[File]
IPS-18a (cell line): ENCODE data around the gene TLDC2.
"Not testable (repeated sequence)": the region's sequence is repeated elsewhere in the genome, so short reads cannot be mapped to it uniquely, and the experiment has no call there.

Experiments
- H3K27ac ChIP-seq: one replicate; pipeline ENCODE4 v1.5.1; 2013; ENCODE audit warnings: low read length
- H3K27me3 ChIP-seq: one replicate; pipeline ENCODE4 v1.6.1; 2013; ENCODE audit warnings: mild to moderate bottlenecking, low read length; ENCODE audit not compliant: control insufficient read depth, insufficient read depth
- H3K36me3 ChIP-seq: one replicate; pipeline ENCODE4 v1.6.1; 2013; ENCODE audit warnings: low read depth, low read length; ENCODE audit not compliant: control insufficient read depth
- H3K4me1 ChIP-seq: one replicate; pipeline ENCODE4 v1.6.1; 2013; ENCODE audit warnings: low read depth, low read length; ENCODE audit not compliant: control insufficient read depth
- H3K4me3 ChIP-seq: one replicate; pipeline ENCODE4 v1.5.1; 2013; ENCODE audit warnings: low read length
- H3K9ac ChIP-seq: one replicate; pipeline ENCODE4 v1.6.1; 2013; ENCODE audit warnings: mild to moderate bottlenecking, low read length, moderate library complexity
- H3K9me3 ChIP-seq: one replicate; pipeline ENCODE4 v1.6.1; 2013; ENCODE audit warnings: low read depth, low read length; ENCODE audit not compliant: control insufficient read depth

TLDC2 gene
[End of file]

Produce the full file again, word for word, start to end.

IPS-18a (cell line): ENCODE data around the gene TLDC2.
"Not testable (repeated sequence)": the region's sequence is repeated elsewhere in the genome, so short reads cannot be mapped to it uniquely, and the experiment has no call there.

Experiments
- H3K27ac ChIP-seq: one replicate; pipeline ENCODE4 v1.5.1; 2013; ENCODE audit warnings: low read length
- H3K27me3 ChIP-seq: one replicate; pipeline ENCODE4 v1.6.1; 2013; ENCODE audit warnings: mild to moderate bottlenecking, low read length; ENCODE audit not compliant: control insufficient read depth, insufficient read depth
- H3K36me3 ChIP-seq: one replicate; pipeline ENCODE4 v1.6.1; 2013; ENCODE audit warnings: low read depth, low read length; ENCODE audit not compliant: control insufficient read depth
- H3K4me1 ChIP-seq: one replicate; pipeline ENCODE4 v1.6.1; 2013; ENCODE audit warnings: low read depth, low read length; ENCODE audit not compliant: control insufficient read depth
- H3K4me3 ChIP-seq: one replicate; pipeline ENCODE4 v1.5.1; 2013; ENCODE audit warnings: low read length
- H3K9ac ChIP-seq: one replicate; pipeline ENCODE4 v1.6.1; 2013; ENCODE audit warnings: mild to moderate bottlenecking, low read length, moderate library complexity
- H3K9me3 ChIP-seq: one replicate; pipeline ENCODE4 v1.6.1; 2013; ENCODE audit warnings: low read depth, low read length; ENCODE audit not compliant: control insufficient read depth

TLDC2 gene